This week’s blog post is extracted from an online course that we will be launching soon. The course is designed to make a participant contemplate on his/ her educational experience and connect the dots to better understand modern Indian education. The course is made up of short audio-visual presentations, reading material and self-reflective writing exercises. A relevant screen-grab from the audio-visual part of the course is shown below.

And, here is an extract from the online course…

Pawan Gupta, the co-founder of SIDH, has a favourite story about the fundamental problem with our education system. When they moved to Mussoorie, some village women seeing that Pawanji and his wife Anuradhaji seemed to have a lot of free time and seemed to be educated, asked them to start a village school. When some time had passed and the village women got comfortable with him, they told Pawanji that this system of education was destroying their children. “What is your education system doing to our children?” they asked. They felt the education seemed to be alienating the children from their families, villages, culture and their ways of doing things. The children started developing a sense of shame towards whatever was their own. An old woman seeing the effect of education on young boys, who now preferred to move around with their hands in their pockets, told Pawanji that he should teach children to ‘Be’ rather than focus only on the appearance. “Hona sikhao,” she said, “dikhna dikhaana nahin.” Pawanji considers this his mantra in education and he says that this was the turning point where he became aware of his hidden assumptions and his real education started. Pawanji says that another lady had asked him about the objective of the modern education system. “Was it,” she asked, “designed to take the village boys to Delhi and the Delhi boys to America?”

Ananda Coomaraswamy, the great philosopher and scholar, criticizing the British education system in an essay written in 1909, titled ‘Education in India’, gives us indications about this problem when he says:

“The system of education set up by the British creates anti-national tendencies by ignoring or despising almost every ideal of the Indian national culture. Most students lose all capacity for the appreciation of Indian culture and become strangers in their own land. The education is really based on the general assumption- nearly universal in England- that India is a savage country, which it is England’s divine mission to civilize.”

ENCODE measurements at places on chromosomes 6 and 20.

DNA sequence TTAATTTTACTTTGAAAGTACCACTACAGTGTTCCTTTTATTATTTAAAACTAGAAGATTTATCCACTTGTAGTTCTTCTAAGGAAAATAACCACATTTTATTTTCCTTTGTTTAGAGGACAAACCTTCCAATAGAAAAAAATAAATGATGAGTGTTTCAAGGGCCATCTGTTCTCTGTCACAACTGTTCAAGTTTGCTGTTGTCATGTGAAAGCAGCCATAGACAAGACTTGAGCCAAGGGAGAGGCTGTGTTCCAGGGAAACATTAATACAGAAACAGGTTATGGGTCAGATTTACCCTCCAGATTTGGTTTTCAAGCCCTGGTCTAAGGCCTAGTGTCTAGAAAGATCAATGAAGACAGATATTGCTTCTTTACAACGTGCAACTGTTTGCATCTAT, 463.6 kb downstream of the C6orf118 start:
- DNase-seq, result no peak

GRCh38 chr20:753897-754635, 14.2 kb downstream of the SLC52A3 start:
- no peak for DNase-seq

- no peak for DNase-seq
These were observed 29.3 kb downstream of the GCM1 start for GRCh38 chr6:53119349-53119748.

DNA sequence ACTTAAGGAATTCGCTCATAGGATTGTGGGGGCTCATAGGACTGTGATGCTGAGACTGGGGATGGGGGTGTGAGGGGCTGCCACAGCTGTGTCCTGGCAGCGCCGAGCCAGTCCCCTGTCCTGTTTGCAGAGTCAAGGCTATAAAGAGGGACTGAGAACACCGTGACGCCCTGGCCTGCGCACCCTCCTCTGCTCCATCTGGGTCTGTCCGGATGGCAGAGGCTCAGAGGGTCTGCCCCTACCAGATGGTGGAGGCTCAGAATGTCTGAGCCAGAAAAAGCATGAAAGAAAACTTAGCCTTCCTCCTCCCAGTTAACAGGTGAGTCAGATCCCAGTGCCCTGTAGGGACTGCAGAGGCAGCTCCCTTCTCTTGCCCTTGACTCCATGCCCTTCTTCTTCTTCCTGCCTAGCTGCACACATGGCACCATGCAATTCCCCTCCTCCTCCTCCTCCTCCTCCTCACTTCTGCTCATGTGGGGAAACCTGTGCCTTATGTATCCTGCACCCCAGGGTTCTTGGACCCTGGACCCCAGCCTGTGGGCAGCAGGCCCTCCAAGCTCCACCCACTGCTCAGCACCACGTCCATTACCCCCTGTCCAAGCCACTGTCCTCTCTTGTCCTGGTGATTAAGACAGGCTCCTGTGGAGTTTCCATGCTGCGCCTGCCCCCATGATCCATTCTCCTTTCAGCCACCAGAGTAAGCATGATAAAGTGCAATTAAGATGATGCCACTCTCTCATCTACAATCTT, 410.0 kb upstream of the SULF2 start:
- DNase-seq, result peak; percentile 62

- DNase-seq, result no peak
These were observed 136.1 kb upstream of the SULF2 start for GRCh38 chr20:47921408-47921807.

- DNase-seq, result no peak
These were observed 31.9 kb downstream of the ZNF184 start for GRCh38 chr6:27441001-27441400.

The problem started much earlier. This can be seen in what William Bentinck the governer general of India wrote in a letter to the secretary of state in 1827. This was 3 years after the rebellion by the Indian soldiers at the Barrackpore cantonment rattled the British empire. In the letter he said:

“There is nothing to worry now as the educated Indian has started leaving his ways and stopped giving alms to mendicants and sadhus and, with the money thus saved, is busy entertaining the British and imitating their ways.”

Mahatma Gandhi has spoken eloquently about the alienation that this type of education brings to us. In an article titled ‘The present system of education’, written in 1916, he says:

“An impartial English writer has said that as long as there is no continuity between schools and homes in India, the pupils will not have the benefit of either. Our youths learn one thing from parents at home and from the general environment, and another at school. The pattern at school is often found incompatible with that in the home. The lessons in our textbooks are regarded as of little relevance to conduct. We cannot put the knowledge so acquired to any practical use in our daily life. The parents are indifferent to what is taught at school. The labour spent on studies is considered useless drudgery which has to be gone through that one might take the final examination, and once this is over we manage to forget as quickly as possible what we had studied. The charge levelled against us by some Englishmen that we are mere imitators is not entirely baseless.”

The problems in modern Indian education, which began 200 years ago under the British rule, have not been addressed till date, as fundamentally nothing much has changed from those times. And the problems seem to afflict all types of people whatever be their linguistic, social or economic background. So, the first generation learners begin to look down upon their illiterate parents and their local culture. And the children of affluent educated parents despise the very idea of India without knowing anything very much about it.

We go through an elaborate, time-and-life-consuming, expensive process of national education that finally results in us becoming mindless imitators, self-conscious about who we are, losing our real confidence and becoming asahaj. Do you not think that it is time that we did something about it?